using research findings to help reform social inequalities and social problems
Public Sociology:
Middle ground between pure and applied sociology. The primary goal is to spread research results to people in power (e.g., policy makers) to influence change.
Research Methods in Sociology
Three major frameworks in sociology
Symbolic Interaction
Functional Analysis
Conflict Theory
Symbolic Interaction
We assign meanings to symbols and learn how to appropriately respond when exposed to these symbols.
Symbols range from concrete, physical examples (e.g., stop sign) to abstract notions and ideals (e.g., symbol of mother or faith based symbols)
Functional Analysis
Society can be viewed as one unit (organism) and the various parts have differing functions
Functional Analysis, Functionalism, or Structural Functionalism all focus on two aspects:
structure
and
function
.
An example of structure in society would be how the workforce is organized (e.g., bosses and workers).
Examining function would analyze what each part of the structure does (e.g., how the boss performs at work is an example of function)
Conflict Theory
Proposed by Karl Marx and was highly influenced by the Industrial Revolution.
Marx argued that the people in power will always want to control the means of production to keep power over the working class.
Research Methods in Sociology
Macro Level:
Examining society at large. More focused on structures, government, social systems than people. For example,
analyzing how the American educational system influences mathematical scores among American girls.
Micro Level:
Examining how a person or small group is influenced by social interactions. For example,
how teenage girls form friendships while in high school.
The Scientific Method
1) Selecting a topic
2) Defining the problem
3) Reviewing the literature
4) Formulating a hypothesis
5) Choosing a research method
6) Collecting the data
7) Analyzing the results
8) Sharing the results
Survey
Most common social science tool
Fast
Cheap
Can recruit large amounts of people
Question Format
Questions should not elicit researchers expectations; bias-free questions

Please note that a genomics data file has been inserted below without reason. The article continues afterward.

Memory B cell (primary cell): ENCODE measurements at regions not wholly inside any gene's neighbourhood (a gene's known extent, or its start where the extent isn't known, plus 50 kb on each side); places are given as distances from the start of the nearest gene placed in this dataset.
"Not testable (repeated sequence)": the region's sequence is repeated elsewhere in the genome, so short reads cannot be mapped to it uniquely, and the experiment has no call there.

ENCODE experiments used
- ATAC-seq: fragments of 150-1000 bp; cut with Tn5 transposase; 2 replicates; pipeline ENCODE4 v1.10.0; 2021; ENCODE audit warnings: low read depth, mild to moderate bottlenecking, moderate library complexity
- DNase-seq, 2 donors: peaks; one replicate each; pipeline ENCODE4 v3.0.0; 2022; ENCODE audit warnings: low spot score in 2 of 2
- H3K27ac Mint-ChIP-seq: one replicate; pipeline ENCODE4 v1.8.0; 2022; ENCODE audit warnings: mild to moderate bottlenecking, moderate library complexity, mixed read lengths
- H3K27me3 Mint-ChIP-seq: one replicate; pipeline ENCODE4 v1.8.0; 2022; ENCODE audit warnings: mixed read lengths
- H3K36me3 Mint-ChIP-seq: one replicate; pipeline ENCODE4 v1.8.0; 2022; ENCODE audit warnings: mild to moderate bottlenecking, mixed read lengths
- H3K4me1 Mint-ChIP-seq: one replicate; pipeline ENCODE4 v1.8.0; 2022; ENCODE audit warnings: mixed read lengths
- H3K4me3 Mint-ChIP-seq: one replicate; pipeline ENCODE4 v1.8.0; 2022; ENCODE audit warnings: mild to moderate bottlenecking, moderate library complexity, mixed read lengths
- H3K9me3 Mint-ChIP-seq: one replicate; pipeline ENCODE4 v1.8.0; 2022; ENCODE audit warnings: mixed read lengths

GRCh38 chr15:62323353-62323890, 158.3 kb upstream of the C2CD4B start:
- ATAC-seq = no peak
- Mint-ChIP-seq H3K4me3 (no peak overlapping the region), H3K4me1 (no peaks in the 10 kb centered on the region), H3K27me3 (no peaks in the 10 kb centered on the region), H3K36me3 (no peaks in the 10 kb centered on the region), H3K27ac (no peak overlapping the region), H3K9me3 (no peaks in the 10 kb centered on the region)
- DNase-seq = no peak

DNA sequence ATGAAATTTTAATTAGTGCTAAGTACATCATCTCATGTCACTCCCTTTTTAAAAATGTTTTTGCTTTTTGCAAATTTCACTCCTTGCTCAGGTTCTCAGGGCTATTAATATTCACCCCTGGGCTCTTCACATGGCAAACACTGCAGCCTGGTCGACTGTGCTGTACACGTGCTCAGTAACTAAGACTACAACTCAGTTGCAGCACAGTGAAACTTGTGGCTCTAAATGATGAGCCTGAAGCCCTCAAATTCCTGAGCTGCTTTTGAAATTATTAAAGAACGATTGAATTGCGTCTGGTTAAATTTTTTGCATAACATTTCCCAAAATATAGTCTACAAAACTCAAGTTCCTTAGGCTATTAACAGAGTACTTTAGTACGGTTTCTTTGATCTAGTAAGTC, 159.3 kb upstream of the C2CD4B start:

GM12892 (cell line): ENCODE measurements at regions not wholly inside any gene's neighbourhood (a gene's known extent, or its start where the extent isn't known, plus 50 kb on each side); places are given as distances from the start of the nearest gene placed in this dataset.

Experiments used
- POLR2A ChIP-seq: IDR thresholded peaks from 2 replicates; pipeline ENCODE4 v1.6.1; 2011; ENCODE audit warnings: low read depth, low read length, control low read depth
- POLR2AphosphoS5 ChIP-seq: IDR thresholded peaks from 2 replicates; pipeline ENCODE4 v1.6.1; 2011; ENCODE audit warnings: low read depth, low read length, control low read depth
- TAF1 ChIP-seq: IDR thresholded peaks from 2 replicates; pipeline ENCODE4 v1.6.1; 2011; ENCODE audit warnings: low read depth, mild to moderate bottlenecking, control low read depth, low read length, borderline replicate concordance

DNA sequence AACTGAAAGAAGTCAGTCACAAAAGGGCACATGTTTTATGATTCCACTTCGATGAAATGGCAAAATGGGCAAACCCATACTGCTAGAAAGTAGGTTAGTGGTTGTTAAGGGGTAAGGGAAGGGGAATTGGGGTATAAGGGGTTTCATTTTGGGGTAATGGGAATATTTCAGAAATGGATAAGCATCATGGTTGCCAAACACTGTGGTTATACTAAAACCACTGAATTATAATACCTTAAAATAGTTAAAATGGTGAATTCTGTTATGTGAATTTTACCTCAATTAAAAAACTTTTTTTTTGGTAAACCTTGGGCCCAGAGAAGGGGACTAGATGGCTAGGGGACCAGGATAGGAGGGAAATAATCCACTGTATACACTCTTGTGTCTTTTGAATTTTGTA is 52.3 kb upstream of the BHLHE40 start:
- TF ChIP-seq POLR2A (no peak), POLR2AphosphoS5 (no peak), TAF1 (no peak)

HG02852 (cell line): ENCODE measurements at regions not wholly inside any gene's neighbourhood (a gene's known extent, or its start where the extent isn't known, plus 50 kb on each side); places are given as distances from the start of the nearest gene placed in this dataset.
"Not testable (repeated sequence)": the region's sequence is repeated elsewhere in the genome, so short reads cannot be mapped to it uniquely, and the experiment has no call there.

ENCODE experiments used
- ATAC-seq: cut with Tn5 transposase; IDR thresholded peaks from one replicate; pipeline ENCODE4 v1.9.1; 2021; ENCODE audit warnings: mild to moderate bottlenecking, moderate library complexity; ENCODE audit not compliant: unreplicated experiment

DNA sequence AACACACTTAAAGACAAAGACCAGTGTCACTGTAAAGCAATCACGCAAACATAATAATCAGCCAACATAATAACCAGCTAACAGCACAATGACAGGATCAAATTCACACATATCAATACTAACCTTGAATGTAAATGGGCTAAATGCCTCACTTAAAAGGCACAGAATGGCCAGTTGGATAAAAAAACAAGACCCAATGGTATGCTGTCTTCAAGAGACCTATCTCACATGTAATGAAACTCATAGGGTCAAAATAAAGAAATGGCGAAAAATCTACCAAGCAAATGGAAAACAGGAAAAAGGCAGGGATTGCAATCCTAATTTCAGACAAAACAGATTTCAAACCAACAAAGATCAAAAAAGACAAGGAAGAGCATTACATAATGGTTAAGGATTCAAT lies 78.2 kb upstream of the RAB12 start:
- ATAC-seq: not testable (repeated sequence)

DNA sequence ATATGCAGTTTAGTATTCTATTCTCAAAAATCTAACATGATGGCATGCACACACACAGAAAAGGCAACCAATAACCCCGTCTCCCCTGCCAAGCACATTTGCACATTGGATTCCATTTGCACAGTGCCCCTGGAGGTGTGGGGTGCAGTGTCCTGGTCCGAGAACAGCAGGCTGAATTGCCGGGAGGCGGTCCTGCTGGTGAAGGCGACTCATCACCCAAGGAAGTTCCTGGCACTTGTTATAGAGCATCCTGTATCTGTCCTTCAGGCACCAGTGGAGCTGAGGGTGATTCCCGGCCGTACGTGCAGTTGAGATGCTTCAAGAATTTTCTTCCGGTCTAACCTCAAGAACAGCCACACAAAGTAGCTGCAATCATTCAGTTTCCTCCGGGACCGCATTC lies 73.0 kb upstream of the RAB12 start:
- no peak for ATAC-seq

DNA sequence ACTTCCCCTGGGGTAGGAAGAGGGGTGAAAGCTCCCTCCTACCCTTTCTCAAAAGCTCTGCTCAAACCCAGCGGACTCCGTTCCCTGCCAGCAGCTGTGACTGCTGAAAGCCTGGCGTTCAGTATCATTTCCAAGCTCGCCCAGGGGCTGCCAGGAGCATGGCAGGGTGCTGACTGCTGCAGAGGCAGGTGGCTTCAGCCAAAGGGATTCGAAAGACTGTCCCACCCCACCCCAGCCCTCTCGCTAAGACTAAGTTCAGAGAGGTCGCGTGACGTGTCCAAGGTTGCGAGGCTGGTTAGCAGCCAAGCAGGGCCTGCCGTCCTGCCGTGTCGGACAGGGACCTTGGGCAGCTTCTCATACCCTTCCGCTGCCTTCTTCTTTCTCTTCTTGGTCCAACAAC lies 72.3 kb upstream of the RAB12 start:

(e.g., Most people support the idea of governmental checks and balances. What do you think of separating power in the government?)
The question is leading
There are two main types of questions
Open and Closed Ended Questions
Closed - ended questions:
assigned set of responses
Demographic Questions: Age = (1-10),(11-20),(21-30)..; Sex = Male or Female; Marital Status = Single, Married, Divorced, Widowed; Pet Owner = Yes or No; etc)
Likert Scale Responses: What do you think of the use of nuclear weapons? Select support or not support on the following scale:
1 2 3 4 5 6 7
Support
Neutral
Oppose
Open - ended questions:

answer however they want
In your own words, why do you support the republican/democratic party?
What is your religion? ___________
Sensitive Questions
Answer according to social expectations
Rapport =
interviewer making participant comfortable enough so that participant can answer honestly (e.g., starting with "warm-up" questions).
Ballot box answers = can also be anonymous
Computer - mediated interviews
Chapter Recap
Definition of sociology
Origins of sociology
Key founders of sociology
Theoretical Frameworks
Research Methods
Ethical Concerns in research
Sociological Perspective :
a sociological "tool" used to examine groups of people in their natural setting.
Sociology tends to focus on explaining behavior through outside factors (external factors).
When the globe was more "isolated" there was a higher amount of variety in social locations and culture.
The Industrial Revolution is often viewed as the "catalyst" for the start of Sociology.
Spencer argued that true researchers should never become involved with what they are studying. This started an argument that is still debated today in sociology.